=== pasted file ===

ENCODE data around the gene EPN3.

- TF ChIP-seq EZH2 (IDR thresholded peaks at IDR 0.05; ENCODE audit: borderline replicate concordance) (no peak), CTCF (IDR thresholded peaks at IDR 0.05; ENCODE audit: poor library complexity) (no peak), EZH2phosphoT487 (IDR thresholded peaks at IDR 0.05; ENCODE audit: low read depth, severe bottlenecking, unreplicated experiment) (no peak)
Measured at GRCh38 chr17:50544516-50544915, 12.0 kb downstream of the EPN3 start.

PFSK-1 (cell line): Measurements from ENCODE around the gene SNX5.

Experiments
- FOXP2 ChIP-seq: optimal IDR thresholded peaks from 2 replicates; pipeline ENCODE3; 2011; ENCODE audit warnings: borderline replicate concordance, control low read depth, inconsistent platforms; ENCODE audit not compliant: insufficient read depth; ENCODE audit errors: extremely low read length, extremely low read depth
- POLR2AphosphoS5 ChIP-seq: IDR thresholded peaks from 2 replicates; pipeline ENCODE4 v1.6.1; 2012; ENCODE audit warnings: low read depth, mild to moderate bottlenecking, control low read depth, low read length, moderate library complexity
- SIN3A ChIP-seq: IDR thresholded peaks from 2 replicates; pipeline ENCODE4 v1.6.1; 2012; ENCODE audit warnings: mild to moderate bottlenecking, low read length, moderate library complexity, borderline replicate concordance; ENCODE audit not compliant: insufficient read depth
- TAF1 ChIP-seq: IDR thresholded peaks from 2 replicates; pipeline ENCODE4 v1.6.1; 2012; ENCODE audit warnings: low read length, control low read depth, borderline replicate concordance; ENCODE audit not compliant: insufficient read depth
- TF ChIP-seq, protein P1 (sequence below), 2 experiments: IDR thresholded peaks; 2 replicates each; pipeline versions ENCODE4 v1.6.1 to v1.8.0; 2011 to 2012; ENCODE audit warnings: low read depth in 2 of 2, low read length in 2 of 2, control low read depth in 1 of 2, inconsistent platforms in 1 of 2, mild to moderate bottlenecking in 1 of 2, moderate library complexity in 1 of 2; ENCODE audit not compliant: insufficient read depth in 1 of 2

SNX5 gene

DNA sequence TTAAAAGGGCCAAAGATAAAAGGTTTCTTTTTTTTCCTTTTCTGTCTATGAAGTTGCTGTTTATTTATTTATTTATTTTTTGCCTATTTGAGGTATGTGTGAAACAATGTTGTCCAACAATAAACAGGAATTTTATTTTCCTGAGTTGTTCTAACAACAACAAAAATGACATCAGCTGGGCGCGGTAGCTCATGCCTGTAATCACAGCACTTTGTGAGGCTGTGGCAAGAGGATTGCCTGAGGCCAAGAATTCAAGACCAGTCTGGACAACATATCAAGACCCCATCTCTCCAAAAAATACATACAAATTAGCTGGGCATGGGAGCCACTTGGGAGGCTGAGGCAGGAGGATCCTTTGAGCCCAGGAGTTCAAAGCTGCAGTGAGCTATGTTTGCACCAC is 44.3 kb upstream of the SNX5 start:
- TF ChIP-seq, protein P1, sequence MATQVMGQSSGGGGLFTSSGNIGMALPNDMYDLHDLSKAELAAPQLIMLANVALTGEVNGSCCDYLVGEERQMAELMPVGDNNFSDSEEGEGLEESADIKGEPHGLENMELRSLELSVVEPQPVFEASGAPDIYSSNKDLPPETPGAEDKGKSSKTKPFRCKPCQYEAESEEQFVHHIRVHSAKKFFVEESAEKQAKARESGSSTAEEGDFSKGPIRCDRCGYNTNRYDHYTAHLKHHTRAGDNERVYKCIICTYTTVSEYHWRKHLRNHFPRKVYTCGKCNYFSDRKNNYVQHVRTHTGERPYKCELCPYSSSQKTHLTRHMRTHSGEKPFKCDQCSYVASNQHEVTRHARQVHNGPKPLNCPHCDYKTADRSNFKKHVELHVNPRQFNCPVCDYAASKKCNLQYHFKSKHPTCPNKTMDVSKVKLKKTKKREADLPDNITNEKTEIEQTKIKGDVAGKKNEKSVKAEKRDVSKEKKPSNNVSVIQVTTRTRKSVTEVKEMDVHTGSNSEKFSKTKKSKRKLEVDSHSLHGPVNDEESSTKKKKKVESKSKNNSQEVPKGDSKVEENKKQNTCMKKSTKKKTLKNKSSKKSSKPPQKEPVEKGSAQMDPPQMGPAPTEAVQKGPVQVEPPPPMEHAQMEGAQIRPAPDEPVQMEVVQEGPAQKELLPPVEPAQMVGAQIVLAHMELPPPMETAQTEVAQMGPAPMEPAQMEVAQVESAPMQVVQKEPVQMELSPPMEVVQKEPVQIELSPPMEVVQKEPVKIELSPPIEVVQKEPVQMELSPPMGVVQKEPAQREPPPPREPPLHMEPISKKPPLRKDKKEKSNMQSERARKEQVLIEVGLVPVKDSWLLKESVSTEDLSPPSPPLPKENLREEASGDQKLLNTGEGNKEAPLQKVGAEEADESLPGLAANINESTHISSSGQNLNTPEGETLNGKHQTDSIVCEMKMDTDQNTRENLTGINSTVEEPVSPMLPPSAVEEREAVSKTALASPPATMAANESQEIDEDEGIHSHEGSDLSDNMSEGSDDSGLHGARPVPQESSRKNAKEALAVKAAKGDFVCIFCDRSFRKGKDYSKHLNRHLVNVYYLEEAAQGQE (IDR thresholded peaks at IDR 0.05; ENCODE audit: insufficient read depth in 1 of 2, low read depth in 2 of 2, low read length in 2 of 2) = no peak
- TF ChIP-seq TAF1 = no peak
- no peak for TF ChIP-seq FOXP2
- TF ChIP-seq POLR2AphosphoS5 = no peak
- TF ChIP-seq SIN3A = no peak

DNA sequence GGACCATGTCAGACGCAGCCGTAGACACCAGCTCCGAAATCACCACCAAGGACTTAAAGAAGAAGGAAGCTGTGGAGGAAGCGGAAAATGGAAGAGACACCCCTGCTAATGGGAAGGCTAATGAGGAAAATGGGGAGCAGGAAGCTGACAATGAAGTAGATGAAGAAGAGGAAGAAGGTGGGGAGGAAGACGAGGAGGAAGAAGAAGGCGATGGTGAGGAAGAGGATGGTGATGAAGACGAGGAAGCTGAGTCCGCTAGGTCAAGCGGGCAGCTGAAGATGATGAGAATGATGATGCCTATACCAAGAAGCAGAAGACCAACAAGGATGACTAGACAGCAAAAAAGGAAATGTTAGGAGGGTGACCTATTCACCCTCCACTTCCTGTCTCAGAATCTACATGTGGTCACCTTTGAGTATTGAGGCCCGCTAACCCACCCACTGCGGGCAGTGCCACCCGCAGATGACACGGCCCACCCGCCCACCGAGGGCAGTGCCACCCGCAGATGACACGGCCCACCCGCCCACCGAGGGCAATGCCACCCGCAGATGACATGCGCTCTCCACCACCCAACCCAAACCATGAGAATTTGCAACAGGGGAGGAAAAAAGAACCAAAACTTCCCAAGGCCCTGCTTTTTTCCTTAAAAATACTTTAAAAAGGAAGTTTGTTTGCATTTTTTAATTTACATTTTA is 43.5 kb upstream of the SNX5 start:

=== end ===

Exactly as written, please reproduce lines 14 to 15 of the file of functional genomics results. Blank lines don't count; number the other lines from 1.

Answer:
- TF ChIP-seq TAF1 = no peak
- no peak for TF ChIP-seq FOXP2